Dementia: Memory Cafe 

A memory cafe offers people with dementia and their carers the chance to socialise and share information. In this video, one group talks about what the experience means to them and how they benefit from the specific activities offered at the cafe.

Learn more about living with dementia.

Transcript of Dementia: Memory Cafe

(piano music)

A memory cafe is a place where people with dementia and their carers

can come and have a bit of time out

from just being at home and living with their condition.

The idea of memory cafes

is that they offer an opportunity for people to meet and socialise,

Very importantly, we're trying to make sure that memory cafes

offer specific activities and interventions

that are of real benefit to people with dementia.

I have a very short-term memory.

Very short term, which is convenient sometimes

and a bloody nuisance other times.

David's memory is now very bad.

We thought that was a good start.

But it's lovely that both of us can come to something and join in

and both get something out of it.

Sometimes, we do it randomly so you can turn words over.

(Jayne) There's growing evidence

that creatively is fundamental to the health and wellbeing of everybody,

but particularly people with dementia.

We've evidence that getting involved in activities

such as painting, writing, drawing, singing

can really help people improve their cognitive processes,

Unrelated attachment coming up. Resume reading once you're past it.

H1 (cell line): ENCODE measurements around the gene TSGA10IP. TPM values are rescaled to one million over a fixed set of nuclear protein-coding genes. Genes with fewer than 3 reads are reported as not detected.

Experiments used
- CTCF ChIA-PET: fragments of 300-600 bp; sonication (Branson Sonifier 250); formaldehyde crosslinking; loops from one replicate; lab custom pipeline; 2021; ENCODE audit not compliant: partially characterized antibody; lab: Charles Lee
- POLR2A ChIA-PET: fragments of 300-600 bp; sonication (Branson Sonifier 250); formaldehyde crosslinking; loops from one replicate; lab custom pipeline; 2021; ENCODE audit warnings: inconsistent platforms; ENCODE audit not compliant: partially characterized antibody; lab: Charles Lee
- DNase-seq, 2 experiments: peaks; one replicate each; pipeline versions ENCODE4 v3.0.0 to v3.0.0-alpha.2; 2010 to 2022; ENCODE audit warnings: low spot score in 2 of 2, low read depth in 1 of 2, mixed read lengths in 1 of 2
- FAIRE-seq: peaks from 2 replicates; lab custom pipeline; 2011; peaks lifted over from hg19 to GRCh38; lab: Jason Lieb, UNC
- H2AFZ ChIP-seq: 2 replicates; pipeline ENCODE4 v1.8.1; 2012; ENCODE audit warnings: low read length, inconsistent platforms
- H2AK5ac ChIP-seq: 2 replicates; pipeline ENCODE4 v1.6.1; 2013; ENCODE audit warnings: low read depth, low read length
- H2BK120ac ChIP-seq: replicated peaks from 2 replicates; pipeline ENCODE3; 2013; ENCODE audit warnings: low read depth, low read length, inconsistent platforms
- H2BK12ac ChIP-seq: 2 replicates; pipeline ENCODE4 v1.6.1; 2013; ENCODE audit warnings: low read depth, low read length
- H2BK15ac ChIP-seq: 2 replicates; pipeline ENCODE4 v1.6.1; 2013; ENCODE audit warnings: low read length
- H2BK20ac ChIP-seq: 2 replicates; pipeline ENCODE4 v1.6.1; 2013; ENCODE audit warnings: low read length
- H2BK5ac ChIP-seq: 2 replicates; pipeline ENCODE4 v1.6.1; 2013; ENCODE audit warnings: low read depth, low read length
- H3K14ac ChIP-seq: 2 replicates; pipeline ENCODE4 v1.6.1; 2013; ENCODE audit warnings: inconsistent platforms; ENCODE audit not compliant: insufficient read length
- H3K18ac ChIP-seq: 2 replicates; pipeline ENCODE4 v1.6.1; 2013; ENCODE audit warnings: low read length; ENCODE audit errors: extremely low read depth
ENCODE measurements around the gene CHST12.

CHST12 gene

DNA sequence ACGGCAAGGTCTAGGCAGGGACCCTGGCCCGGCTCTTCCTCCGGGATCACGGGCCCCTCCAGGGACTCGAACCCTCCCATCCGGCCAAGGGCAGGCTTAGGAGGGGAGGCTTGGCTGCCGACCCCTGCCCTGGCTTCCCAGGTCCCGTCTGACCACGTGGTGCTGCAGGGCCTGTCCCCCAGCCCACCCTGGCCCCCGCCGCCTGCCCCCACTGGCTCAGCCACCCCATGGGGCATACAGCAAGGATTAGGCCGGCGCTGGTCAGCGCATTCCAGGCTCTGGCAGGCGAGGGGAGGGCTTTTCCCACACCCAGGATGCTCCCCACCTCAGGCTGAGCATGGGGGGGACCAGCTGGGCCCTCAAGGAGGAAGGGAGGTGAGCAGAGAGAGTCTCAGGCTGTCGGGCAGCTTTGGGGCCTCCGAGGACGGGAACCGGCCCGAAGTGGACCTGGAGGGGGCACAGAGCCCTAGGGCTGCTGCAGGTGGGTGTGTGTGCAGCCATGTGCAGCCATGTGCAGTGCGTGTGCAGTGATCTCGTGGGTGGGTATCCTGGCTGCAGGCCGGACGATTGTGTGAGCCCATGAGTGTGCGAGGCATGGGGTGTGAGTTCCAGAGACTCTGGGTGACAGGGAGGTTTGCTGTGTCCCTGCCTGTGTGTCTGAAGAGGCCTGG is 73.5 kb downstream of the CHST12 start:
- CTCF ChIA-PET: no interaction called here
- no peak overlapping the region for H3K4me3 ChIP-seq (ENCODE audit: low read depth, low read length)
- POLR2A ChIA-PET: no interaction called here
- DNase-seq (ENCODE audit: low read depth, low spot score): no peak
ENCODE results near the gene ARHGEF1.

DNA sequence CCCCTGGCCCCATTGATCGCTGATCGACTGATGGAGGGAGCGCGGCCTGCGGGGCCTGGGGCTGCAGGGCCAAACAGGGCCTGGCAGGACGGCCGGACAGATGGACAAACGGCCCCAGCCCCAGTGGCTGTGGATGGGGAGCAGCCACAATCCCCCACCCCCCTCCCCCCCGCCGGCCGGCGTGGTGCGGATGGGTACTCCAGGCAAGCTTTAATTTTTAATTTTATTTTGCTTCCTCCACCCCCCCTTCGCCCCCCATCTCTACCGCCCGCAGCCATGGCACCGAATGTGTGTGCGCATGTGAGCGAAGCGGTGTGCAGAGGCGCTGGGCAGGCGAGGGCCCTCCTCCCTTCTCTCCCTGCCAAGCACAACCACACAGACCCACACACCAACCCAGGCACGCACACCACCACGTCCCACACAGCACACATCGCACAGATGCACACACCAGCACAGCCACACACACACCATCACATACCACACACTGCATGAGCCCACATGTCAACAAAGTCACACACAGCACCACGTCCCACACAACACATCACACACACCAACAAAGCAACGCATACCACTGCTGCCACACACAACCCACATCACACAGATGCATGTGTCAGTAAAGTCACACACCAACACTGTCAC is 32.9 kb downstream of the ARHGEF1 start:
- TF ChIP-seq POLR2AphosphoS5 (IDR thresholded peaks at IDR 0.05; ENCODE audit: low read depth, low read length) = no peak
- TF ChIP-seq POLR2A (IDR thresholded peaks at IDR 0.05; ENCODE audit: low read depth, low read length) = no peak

keep their memories for longer.

(woman 2) Choose some words, David.

Choose some of these. I don't mind how random.

Something has reminded him today of when his brother went to school.

It's things like that that happen.

As parts of the brain may be degenerating,

the brain is very clever

and other parts of the brain open up to new experiences.

We're trying to find different sorts of stimulus

which will open up different parts of the brain.

(woman 2) Also, bringing things in to make it more of a friendly atmosphere.

(Jayne) Today we've got an artist coming in

with a range of objects designed to stimulate the senses.

Things that people can touch, smell, taste.

She'll be using those to draw out people into conversation and social engagements

and also maybe to stimulate ideas.

You can reminisce about no end of things,

and enjoy the resurrection of past memories.

One thing that we're trying to do with the memory cafes

is to build a toolkit for informal carers

that they can take home of activities that they can undertake

to make their lives more interesting

and relieve the stress for them and the person they care for.

He usually seems relaxed, you know,

whereas sometimes he can get a bit uptight.

It seems to be on his wavelength, if you know what I mean.

- We've both enjoyed it, haven't we? - Absolutely.

One benefit of coming to a memory cafe is being with people

who are experiencing the same things that you are

and have been through that fearful stage

of, "Do I want to go out? Do I want to interact with people?"

They are very welcoming. Come along and try it out.

There's no compulsion to come back or to sign up for anything regularly.

But we know that people who do come do come back.

I think that laughter is one of the things that we do have.

I think we all laugh, which is good.

- We laugh at ourselves, mostly. - Yes.

We each get something very different from it.

But it seems to stimulate both of us, yes.

The creative part really adds to people's ability to express themselves,

express their feelings of frustration,

but also their feelings of hope and aspiration.

Having dementia isn't the end of life. It's just part of your life.

It's about finding ways to deal with that and express that appropriately.


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Carers' assessments

Carers' assessments are the best way to get help and support from your local authority if you look after someone